Get technical details about how this new attack campaign is delivered via Microsoft Teams and how to protect your company from this loader malware.
A new report from global cybersecurity company Truesec reveals a new attack campaign leveraging Microsoft Teams to infect companies’ users. While the motivation of the attacker remains unknown, this DarkGate loader malware could allow its perpetrator to go for financial gain or cyberespionage.
What is the DarkGate malware?
DarkGate is a loader malware written in Delphi; the goal is to enable the download and execution of other malware once it runs on an infected computer. The additional malware is downloaded directly in the memory on 32- and 64-bits architectures, which makes it harder to detect because it doesn’t reside on the file system.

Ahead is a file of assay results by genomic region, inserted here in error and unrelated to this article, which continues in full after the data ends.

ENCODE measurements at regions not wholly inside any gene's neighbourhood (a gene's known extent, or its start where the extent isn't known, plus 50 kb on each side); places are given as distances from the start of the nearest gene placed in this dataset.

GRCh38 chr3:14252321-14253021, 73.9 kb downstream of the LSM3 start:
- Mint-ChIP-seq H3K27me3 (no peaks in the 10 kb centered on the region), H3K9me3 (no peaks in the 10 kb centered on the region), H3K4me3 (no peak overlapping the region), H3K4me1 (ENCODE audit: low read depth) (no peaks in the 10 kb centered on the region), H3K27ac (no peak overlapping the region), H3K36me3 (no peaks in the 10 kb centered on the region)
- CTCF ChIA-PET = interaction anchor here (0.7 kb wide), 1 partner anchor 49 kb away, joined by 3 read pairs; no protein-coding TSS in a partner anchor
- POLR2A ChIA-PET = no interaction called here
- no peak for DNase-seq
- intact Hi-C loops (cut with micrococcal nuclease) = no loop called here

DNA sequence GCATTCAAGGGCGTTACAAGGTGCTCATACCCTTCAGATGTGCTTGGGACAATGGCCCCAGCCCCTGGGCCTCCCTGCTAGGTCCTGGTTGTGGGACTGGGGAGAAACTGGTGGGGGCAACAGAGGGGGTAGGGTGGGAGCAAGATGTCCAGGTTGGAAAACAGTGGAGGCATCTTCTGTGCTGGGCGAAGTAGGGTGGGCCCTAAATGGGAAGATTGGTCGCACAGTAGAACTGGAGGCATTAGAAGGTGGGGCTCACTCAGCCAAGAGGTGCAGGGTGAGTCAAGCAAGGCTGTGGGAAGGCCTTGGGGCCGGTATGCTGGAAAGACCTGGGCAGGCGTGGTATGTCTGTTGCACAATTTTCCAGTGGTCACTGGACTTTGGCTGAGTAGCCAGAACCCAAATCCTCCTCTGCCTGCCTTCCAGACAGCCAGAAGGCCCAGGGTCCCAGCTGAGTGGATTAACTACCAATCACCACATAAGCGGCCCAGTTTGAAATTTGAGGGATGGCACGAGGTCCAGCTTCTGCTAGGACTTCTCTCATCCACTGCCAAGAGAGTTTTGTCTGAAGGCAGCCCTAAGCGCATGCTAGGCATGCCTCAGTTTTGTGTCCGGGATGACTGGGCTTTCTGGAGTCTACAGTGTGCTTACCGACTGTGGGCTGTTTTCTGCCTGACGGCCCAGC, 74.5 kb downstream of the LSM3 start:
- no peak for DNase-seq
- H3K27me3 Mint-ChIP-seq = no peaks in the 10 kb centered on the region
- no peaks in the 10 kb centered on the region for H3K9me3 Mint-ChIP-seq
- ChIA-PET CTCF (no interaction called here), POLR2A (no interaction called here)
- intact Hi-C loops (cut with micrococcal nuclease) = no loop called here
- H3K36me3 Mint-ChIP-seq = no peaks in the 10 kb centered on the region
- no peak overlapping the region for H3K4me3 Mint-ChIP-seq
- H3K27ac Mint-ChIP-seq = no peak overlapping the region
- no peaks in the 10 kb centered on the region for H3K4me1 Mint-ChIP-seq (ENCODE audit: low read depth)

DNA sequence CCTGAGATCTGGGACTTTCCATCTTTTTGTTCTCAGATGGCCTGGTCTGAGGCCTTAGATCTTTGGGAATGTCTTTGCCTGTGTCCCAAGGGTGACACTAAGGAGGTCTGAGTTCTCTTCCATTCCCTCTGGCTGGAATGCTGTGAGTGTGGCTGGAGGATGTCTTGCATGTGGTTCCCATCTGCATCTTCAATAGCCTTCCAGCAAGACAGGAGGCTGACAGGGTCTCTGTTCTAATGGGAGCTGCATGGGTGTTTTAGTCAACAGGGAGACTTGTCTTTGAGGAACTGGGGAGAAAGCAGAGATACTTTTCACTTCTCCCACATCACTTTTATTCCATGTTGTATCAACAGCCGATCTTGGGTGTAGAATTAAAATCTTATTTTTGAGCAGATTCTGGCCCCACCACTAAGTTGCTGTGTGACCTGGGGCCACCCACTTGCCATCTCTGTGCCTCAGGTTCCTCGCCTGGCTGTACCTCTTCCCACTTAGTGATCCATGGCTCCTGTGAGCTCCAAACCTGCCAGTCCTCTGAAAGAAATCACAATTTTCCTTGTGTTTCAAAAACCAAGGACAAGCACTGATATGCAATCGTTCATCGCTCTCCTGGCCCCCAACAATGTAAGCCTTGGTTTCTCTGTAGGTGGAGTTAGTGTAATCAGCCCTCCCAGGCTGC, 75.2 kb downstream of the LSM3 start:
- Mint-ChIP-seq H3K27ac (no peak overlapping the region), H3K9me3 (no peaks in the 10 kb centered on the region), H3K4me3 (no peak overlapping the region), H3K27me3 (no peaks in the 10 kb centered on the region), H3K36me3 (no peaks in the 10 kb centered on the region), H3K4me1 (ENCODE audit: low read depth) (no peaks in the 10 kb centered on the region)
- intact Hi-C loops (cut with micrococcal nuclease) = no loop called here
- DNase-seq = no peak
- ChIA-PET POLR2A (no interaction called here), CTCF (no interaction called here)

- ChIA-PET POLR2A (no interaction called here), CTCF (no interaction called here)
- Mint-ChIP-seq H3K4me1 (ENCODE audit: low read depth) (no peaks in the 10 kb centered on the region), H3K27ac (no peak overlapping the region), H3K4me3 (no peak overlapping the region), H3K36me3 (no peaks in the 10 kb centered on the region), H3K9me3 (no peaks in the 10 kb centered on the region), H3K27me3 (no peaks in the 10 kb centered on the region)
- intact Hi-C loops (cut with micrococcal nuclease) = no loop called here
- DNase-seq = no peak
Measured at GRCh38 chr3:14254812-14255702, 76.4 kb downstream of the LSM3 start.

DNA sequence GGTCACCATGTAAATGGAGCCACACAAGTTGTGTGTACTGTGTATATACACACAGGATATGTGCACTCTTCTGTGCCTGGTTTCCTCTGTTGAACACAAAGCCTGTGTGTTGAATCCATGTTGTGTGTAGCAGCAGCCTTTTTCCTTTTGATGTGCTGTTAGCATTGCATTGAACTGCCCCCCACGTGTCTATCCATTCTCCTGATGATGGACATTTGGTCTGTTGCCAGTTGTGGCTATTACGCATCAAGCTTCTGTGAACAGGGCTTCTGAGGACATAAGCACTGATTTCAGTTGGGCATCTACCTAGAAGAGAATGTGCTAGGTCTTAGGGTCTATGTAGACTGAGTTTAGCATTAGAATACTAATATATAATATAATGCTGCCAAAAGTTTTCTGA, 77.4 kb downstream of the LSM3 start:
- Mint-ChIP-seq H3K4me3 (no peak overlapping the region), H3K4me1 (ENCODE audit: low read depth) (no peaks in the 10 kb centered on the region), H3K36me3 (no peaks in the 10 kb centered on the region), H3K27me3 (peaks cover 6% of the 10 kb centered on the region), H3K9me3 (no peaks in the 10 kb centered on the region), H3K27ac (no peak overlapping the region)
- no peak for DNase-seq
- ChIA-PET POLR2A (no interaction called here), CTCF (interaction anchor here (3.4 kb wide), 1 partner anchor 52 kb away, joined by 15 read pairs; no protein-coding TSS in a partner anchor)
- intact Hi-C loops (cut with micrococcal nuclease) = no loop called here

Other mechanisms implemented in the malware makes it more difficult to analyze:
- Anti-VM: The malware tests for known hardware/identifiers used in virtual machines.
- Anti-Sandboxes: The malware checks for known identifiers used by sandbox software.
- Anti-AntiVirus: Several antivirus products are being looked for.
- Anti-debug: The malware often checks for a debugger attached to the process.
- Disk space and memory checks: The malware can be set to only run with a minimum disk/memory size.
Depending on the results of all these checks, the malware might alter its behavior and possibly stop running.
DarkGate has persistence capabilities that can be enabled in its configuration. In that case, it stores a copy of itself on the hard drive and creates a registry key to be executed at reboot times.
Although DarkGate is mostly a loader for third-parties’ malware, it still has built-in capabilities.
- Information gathering: DarkGate is able to query the system to get information about the currently logged-in user, running software, processes and more, which it sends to the C2 server. It can also collect files from the system and send it to the C2 server, as well as do screen captures.
- Credentials theft: DarkGate is able to steal passwords and cookies from browsers, email software and other software such as Discord or FileZilla. To achieve that goal, the malware uses…